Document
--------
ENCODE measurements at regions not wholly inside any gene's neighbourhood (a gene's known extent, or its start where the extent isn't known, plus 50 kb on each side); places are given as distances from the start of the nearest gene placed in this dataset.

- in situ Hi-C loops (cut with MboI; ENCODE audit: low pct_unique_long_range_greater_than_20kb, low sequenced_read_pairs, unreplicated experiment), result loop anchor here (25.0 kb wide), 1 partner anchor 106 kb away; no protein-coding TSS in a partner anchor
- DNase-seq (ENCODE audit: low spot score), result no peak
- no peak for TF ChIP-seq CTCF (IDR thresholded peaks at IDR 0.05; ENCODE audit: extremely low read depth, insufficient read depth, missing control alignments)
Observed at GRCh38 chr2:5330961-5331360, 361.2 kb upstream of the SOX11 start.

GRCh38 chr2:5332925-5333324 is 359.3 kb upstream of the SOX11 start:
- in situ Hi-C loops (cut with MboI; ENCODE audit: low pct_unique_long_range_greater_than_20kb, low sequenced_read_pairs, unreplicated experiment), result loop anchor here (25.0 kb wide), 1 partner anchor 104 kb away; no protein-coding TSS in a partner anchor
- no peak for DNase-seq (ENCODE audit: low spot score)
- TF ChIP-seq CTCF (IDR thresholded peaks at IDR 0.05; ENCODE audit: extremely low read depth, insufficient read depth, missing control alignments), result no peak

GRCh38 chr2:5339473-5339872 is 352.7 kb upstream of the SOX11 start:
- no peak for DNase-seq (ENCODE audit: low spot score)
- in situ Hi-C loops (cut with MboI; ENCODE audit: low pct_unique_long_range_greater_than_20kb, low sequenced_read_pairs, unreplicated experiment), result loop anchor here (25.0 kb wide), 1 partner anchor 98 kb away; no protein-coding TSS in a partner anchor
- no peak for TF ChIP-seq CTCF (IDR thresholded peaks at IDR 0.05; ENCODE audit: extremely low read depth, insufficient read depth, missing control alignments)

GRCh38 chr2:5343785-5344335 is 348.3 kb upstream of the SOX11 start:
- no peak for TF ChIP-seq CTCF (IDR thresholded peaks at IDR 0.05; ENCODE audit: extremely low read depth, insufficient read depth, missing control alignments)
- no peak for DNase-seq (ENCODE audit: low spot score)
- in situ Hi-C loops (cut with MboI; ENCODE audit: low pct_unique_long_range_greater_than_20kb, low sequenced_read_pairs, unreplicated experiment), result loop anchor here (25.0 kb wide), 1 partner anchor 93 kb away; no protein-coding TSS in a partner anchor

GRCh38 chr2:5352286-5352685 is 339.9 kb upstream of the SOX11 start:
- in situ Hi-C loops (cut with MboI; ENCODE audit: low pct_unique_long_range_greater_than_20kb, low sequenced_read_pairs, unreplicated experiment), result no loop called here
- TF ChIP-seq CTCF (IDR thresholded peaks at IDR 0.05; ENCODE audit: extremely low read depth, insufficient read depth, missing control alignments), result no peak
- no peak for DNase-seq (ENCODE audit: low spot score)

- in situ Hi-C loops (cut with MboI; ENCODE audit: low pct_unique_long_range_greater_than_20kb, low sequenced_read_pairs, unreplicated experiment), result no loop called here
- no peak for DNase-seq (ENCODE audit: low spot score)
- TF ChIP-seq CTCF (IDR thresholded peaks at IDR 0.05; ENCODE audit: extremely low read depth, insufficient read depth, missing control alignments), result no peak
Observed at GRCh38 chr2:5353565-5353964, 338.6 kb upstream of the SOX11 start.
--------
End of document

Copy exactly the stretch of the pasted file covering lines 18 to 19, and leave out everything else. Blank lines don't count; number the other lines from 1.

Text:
GRCh38 chr2:5352286-5352685 is 339.9 kb upstream of the SOX11 start:
- in situ Hi-C loops (cut with MboI; ENCODE audit: low pct_unique_long_range_greater_than_20kb, low sequenced_read_pairs, unreplicated experiment), result no loop called here